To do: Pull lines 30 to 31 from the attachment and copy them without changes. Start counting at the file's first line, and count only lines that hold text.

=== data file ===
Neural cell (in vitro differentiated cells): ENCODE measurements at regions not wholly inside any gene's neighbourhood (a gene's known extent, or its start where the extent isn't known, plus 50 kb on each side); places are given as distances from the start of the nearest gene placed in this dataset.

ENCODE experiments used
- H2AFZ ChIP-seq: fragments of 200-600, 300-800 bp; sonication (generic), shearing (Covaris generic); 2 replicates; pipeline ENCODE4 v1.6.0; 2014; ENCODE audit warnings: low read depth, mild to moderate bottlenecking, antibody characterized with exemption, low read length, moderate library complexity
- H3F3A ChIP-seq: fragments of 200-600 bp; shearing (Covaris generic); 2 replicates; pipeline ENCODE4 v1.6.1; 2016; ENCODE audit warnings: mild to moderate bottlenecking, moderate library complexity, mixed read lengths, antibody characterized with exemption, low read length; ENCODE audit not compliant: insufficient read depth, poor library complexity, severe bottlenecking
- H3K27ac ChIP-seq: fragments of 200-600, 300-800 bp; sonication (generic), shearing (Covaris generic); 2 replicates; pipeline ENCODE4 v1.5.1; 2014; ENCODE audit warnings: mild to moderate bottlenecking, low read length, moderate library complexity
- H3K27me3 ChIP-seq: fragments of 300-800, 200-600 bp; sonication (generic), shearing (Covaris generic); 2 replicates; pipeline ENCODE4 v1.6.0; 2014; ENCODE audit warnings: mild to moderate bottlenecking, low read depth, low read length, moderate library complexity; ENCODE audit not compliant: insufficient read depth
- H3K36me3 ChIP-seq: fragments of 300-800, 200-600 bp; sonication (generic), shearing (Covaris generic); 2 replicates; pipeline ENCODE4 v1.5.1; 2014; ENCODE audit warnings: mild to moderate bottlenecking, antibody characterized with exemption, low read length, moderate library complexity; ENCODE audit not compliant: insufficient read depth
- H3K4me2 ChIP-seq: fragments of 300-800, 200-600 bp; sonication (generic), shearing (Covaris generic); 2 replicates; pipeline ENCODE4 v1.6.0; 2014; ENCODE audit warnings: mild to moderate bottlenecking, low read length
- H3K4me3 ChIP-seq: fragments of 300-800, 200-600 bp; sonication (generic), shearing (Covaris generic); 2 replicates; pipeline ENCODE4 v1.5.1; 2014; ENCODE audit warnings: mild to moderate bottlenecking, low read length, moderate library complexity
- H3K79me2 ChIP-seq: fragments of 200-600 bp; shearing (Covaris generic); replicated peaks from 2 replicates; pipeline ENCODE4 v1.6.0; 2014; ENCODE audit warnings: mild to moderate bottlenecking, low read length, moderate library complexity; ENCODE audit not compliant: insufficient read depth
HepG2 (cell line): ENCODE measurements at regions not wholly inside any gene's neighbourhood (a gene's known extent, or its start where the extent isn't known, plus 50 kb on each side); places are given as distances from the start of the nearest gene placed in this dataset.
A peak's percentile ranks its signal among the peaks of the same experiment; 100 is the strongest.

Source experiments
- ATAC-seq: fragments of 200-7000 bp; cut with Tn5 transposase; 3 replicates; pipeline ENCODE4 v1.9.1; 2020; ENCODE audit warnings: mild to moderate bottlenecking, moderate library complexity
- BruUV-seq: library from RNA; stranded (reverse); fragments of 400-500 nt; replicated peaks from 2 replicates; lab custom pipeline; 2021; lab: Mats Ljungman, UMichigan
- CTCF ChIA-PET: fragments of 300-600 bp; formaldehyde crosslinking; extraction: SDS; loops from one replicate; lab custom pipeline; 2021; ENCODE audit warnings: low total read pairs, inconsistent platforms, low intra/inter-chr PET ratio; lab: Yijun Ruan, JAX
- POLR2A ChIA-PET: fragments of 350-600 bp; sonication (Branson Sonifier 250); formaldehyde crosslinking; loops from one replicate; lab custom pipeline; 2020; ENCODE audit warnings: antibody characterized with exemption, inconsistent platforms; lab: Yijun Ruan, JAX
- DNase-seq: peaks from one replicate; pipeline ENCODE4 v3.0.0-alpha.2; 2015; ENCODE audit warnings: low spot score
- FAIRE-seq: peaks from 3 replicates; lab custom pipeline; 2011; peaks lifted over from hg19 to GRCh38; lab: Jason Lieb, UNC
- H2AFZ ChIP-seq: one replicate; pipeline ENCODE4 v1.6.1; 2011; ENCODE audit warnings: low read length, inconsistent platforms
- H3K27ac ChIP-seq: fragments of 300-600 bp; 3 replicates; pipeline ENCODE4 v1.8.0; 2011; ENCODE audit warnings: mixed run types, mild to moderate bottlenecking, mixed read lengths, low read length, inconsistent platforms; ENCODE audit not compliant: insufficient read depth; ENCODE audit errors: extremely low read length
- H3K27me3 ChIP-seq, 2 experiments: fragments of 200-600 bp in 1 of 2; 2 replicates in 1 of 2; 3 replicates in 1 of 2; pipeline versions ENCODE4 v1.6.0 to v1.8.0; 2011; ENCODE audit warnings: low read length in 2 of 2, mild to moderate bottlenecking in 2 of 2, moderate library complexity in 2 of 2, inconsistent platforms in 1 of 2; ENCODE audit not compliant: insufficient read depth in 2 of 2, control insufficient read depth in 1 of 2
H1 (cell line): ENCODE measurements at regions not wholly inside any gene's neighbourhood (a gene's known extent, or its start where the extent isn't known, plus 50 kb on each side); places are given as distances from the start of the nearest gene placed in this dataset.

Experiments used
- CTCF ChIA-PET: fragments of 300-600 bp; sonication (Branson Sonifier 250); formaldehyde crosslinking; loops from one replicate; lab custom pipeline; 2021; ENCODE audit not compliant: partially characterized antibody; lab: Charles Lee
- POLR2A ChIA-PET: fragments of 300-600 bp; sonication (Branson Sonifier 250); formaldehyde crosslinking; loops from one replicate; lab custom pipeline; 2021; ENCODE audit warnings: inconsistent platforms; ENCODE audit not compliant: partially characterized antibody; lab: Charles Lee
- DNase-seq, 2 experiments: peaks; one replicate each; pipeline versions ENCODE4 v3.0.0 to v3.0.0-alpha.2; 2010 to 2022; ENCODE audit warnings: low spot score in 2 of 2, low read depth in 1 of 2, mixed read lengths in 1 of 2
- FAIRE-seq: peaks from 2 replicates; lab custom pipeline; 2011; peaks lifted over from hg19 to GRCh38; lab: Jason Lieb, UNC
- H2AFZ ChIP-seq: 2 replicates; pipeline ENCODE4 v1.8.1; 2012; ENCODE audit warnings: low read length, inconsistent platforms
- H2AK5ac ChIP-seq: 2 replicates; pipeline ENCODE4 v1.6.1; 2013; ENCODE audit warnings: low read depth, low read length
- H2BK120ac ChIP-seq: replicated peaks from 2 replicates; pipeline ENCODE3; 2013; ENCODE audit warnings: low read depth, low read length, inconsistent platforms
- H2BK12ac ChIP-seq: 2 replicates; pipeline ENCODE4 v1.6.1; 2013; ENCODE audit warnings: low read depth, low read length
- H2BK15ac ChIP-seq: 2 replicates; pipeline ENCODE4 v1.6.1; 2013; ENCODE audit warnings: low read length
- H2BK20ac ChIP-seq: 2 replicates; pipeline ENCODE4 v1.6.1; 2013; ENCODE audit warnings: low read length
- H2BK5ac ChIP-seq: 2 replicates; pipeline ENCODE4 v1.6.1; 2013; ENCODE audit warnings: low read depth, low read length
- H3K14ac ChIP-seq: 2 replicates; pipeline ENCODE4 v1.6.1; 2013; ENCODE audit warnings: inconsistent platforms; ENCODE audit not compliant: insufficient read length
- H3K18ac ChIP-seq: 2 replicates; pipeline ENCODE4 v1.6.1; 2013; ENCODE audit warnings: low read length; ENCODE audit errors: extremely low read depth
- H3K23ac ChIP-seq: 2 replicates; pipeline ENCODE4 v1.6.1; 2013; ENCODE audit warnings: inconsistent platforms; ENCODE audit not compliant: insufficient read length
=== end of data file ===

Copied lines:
- H2AK5ac ChIP-seq: 2 replicates; pipeline ENCODE4 v1.6.1; 2013; ENCODE audit warnings: low read depth, low read length
- H2BK120ac ChIP-seq: replicated peaks from 2 replicates; pipeline ENCODE3; 2013; ENCODE audit warnings: low read depth, low read length, inconsistent platforms